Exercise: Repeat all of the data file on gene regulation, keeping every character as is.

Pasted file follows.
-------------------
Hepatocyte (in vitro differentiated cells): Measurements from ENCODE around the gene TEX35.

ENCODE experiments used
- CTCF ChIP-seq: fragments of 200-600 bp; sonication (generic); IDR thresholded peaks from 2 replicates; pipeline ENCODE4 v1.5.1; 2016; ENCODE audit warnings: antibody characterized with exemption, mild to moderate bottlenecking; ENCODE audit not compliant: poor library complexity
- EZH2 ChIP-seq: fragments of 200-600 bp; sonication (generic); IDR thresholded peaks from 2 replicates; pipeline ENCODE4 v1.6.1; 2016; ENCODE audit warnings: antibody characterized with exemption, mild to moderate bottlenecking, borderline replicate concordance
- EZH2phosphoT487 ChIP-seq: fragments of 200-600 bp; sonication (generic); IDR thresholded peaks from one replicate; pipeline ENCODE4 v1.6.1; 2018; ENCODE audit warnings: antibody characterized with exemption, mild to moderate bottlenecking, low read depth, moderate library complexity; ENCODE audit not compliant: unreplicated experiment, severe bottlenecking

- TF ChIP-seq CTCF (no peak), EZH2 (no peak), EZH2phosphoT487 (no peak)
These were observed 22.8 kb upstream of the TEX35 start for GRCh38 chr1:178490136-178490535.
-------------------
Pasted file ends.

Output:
Hepatocyte (in vitro differentiated cells): Measurements from ENCODE around the gene TEX35.

ENCODE experiments used
- CTCF ChIP-seq: fragments of 200-600 bp; sonication (generic); IDR thresholded peaks from 2 replicates; pipeline ENCODE4 v1.5.1; 2016; ENCODE audit warnings: antibody characterized with exemption, mild to moderate bottlenecking; ENCODE audit not compliant: poor library complexity
- EZH2 ChIP-seq: fragments of 200-600 bp; sonication (generic); IDR thresholded peaks from 2 replicates; pipeline ENCODE4 v1.6.1; 2016; ENCODE audit warnings: antibody characterized with exemption, mild to moderate bottlenecking, borderline replicate concordance
- EZH2phosphoT487 ChIP-seq: fragments of 200-600 bp; sonication (generic); IDR thresholded peaks from one replicate; pipeline ENCODE4 v1.6.1; 2018; ENCODE audit warnings: antibody characterized with exemption, mild to moderate bottlenecking, low read depth, moderate library complexity; ENCODE audit not compliant: unreplicated experiment, severe bottlenecking

- TF ChIP-seq CTCF (no peak), EZH2 (no peak), EZH2phosphoT487 (no peak)
These were observed 22.8 kb upstream of the TEX35 start for GRCh38 chr1:178490136-178490535.